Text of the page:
New Android 11 features released but only if you own these smartphones

Google has this week pushed out its highly anticipated Android 11 update, with the major OS upgrade hitting Pixel devices and a range of Chinese smartphones first. Besides devices such as the Pixel 4 select phones from OnePlus, Xiaomi, OPPO and Realme are also getting Android 11 at launch. Among the changes that Android 11 brings to the table are big improvements to conversations and bubbles as well as built-in screen recording.

But while Android 11 is out on a range of devices on day one, there are a number of features only available to Pixel smartphones.

Most of these Pixel-exclusive features either tie into new Android 11 features of the Pixel Launcher, and some of these new additions will get rolled out to other devices in time.

Among the features that Pixel owners are getting first dibs to are Smart Reply, Live View with Location Sharing and app suggestions.

Outlining these Pixel exclusive features in a blog post, technical programme manager Matt Meffin said: “A few times a year, your Pixel receives a boost with software updates that send new features, tricks, and apps to your phone.

READ MORE: Warning: reading this WhatsApp message will crash your phone instantly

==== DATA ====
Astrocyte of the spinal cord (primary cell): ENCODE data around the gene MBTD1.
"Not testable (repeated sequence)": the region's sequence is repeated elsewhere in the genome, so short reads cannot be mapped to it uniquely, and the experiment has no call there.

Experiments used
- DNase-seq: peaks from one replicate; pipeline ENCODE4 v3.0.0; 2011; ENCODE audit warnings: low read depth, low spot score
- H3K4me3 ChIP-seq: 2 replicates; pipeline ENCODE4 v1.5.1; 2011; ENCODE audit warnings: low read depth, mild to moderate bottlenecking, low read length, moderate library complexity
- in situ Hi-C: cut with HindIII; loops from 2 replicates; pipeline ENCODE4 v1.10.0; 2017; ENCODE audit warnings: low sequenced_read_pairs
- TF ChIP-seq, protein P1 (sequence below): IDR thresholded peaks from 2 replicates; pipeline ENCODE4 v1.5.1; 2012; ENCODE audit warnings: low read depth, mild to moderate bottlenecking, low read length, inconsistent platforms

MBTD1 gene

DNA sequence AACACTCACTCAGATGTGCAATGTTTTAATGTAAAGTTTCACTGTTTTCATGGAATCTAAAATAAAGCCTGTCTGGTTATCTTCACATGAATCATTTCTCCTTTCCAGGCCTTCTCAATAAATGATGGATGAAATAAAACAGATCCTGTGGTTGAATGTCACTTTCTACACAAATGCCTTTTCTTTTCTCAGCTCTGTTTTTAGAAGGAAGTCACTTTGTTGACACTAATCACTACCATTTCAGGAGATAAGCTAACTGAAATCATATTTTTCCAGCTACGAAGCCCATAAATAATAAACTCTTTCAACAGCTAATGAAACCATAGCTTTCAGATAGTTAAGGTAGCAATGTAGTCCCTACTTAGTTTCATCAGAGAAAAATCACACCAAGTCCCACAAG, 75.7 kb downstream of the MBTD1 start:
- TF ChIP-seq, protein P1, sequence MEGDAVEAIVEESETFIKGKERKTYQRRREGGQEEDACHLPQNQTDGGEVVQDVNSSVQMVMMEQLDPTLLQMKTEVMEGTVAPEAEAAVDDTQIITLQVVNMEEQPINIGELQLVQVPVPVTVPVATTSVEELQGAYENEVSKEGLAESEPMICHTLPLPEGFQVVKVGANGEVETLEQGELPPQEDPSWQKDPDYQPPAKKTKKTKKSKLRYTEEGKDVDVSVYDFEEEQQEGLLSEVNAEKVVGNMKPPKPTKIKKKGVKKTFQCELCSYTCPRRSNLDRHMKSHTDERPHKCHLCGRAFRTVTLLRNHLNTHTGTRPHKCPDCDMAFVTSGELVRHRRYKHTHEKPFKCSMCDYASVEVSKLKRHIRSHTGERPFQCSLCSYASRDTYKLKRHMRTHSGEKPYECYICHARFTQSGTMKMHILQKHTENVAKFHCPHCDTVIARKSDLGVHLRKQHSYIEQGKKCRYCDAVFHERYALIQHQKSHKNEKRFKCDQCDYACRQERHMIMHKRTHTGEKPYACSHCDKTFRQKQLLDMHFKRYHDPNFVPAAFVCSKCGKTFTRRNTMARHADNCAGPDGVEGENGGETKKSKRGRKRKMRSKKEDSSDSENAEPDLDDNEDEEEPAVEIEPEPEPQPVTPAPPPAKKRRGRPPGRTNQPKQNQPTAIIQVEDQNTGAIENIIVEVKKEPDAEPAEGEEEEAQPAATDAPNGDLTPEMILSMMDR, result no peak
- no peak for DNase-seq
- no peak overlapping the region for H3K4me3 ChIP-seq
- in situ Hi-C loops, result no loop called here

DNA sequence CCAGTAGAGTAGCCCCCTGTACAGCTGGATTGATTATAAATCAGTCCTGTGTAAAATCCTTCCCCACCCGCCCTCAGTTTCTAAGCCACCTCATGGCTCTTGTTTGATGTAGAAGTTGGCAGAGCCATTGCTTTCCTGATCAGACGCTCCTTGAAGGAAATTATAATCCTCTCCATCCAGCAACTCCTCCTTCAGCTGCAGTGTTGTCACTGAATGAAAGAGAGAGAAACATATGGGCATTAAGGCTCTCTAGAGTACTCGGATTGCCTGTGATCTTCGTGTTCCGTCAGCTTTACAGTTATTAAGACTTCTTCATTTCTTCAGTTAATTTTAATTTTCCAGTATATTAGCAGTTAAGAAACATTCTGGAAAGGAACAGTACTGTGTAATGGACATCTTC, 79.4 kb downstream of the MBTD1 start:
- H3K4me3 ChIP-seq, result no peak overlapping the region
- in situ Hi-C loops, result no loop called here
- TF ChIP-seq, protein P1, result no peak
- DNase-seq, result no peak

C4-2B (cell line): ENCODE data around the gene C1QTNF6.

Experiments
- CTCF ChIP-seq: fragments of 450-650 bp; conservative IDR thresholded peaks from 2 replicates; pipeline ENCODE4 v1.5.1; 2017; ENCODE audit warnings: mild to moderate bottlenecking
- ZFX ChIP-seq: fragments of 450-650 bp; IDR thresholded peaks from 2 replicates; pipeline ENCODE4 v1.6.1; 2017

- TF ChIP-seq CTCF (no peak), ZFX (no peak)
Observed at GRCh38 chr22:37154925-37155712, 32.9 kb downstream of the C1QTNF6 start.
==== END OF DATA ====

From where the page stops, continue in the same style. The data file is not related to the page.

“And this time, with new Pixel-first features on Android 11, your Pixel has even more smarts to make it better and more helpful—like giving you new ways to control your media and organise your apps, and making it easier to communicate with friends and family.

“And it all comes with privacy as a priority. Everything happens over the air, so you get that new-phone feeling over and over again.”

Meffin went on to give further details about the Pixel exclusive features arriving with Android 11. You can find a rundown below…

Live View with Location Sharing – Pixel users will be able to use Live View with Locating Sharing in Google Maps on Android 11. This new feature will help Pixel users easily meet up with friends, loved-ones or family members in real life. If they have shared their location a Pixel user will simply have to tap on their icon and then on Live View. Google Maps will then show where they are in relation and how far away they are. Tapping on start will then give you the directions you need to follow.